Login

Prescribing off-label (and compounding): factors to consider

Off-label prescribing of the diabetes medication Ozempic (semaglutide) for weight management has thrown a spotlight on doctors’ obligations when making these clinical decisions. Compounding of semaglutide has increased decision-making complexity. We look at the key factors to consider when prescribing off-label to ensure the patient’s safety, and that standards of care are met.

Georgie Haysom, BSc, LLB (Hons) LLM (Bioethics), GAICD, Head of Research, Education and Advocacy, Avant

Sunday, 28 January 2024

Prescribing off-label

Off-label prescribing of the diabetes medication Ozempic (semaglutide) for weight management has thrown a spotlight on doctors’ obligations when making these clinical decisions. Compounding of semaglutide has increased decision-making complexity. We look at the key factors to consider when prescribing off-label to ensure the patient’s safety, and that standards of care are met.

In September 2022, Wegovy (semaglutide) was approved for inclusion in the Australian Register of Therapeutic Goods for chronic weight management. Although approval was granted by the Therapeutic Goods Administration (TGA), the manufacturer has not commenced supply of Wegovy to the Australian market. Consequently, doctors resorted to prescribing Ozempic – the same medication, just with different dosage, presentation and approved usage – for this purpose, in an off-label capacity.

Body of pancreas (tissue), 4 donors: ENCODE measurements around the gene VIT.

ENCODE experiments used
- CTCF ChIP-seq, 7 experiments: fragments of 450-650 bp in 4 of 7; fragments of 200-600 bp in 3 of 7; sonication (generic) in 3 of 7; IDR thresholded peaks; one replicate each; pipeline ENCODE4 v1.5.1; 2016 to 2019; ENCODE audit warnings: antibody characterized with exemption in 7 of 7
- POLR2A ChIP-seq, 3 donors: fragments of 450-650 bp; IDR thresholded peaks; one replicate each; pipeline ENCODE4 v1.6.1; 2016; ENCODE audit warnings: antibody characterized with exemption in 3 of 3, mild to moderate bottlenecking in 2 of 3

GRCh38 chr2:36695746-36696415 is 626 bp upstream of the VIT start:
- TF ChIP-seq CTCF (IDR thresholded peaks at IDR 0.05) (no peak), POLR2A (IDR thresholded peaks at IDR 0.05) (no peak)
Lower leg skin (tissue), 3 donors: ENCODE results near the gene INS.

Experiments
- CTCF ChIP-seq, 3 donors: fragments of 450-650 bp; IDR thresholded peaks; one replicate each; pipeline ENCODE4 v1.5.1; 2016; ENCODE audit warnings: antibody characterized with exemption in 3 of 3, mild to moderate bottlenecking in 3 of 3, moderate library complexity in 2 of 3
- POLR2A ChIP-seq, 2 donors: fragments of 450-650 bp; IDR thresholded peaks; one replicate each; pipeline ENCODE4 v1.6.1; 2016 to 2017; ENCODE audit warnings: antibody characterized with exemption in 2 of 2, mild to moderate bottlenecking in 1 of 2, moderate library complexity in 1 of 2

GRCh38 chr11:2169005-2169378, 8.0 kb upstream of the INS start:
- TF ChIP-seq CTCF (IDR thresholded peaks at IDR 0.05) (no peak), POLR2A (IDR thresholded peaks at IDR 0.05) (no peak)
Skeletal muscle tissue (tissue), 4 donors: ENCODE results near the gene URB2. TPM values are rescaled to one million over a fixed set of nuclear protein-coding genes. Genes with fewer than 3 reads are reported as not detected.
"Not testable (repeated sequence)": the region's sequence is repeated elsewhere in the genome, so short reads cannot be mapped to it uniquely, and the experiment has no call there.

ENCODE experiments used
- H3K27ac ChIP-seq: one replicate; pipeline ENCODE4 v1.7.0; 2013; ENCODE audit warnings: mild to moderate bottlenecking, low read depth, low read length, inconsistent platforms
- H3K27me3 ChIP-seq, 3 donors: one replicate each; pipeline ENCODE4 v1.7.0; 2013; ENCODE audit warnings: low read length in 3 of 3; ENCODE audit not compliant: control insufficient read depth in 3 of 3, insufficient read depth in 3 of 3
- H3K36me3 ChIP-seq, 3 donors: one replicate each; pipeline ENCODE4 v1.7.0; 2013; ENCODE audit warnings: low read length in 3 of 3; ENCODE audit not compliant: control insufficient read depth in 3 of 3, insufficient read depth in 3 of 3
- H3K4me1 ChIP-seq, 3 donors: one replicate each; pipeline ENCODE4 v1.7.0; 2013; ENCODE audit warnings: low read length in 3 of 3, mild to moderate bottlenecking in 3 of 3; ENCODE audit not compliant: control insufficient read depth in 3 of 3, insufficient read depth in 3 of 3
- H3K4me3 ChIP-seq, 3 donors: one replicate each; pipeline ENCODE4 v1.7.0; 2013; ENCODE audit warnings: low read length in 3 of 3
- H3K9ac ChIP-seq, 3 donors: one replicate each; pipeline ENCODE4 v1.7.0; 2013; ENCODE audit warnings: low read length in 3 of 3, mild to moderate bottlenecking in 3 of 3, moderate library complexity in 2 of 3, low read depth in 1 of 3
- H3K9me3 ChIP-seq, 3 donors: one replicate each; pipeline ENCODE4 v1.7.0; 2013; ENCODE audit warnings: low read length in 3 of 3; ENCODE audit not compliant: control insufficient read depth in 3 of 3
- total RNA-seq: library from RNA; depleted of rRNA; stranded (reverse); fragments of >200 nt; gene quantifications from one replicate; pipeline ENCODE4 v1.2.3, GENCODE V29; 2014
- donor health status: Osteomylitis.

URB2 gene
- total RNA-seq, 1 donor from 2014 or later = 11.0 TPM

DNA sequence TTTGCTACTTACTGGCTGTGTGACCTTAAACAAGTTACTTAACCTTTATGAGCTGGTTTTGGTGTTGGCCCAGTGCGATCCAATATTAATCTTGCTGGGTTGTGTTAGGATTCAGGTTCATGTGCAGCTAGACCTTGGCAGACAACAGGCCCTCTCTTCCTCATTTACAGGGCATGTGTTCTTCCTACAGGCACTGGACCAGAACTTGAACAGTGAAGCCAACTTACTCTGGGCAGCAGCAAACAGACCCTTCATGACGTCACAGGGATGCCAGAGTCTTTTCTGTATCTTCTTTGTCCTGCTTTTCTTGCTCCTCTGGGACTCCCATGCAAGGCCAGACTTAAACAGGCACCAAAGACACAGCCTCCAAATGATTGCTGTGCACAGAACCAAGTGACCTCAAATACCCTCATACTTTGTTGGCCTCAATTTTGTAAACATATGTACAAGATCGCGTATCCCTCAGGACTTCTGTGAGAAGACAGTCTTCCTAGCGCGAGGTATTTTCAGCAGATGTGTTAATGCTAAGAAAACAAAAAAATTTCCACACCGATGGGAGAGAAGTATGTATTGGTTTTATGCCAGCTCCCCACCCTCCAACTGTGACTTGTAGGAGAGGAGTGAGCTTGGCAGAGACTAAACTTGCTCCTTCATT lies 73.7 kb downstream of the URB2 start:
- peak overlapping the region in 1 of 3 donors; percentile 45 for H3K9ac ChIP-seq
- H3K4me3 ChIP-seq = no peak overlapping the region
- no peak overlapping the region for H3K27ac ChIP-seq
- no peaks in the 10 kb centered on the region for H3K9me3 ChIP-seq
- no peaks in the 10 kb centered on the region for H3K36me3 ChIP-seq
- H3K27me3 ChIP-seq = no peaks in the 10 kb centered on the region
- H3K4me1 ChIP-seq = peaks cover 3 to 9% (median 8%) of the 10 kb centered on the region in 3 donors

Now Ozempic is in short supply and some doctors are prescribing compounded semaglutide for their patients. This increases the factors doctors need to consider before prescribing.

Doctors often prescribe medications ‘off-label’, which means the medication is prescribed for an indication/condition, patient group, dosage, or administration route that is not specifically approved by the TGA.

It’s not illegal for doctors to prescribe off-label when they believe it’s in the patient’s best interest. However, as with any prescription, it’s important doctors follow professional guidelines and the principles of evidence-based medicine to ensure patient safety.

Your professional obligations

Off-label prescribing can range from well-established practices informed by many years of use and experience to more innovative and experimental uses of medications.

While off-label uses have not been subjected to the same level of scrutiny as TGA-registered indications, it does not mean they are automatically inappropriate. If your off-label prescribing were ever questioned, you would need to establish that it met appropriate standards of care.

Your prescribing should comply with good medical practice as set out in the Medical Board of Australia’s Code of Conduct. As with any treatment you recommend, ensure your prescribing is based on the best available information, a reasonable expectation of clinical efficacy, and is in the best interests of the patient.

You should also be comfortable that your peers would consider your prescribing as competent professional practice.

Ensure you have adequate knowledge and skills to provide safe clinical care. This includes recognising the limits of your competence and clinical ability and involving other colleagues or specialties where appropriate.

When your prescribing is experimental and not supported by a high-quality evidence base, it should only be done within an approved clinical trial.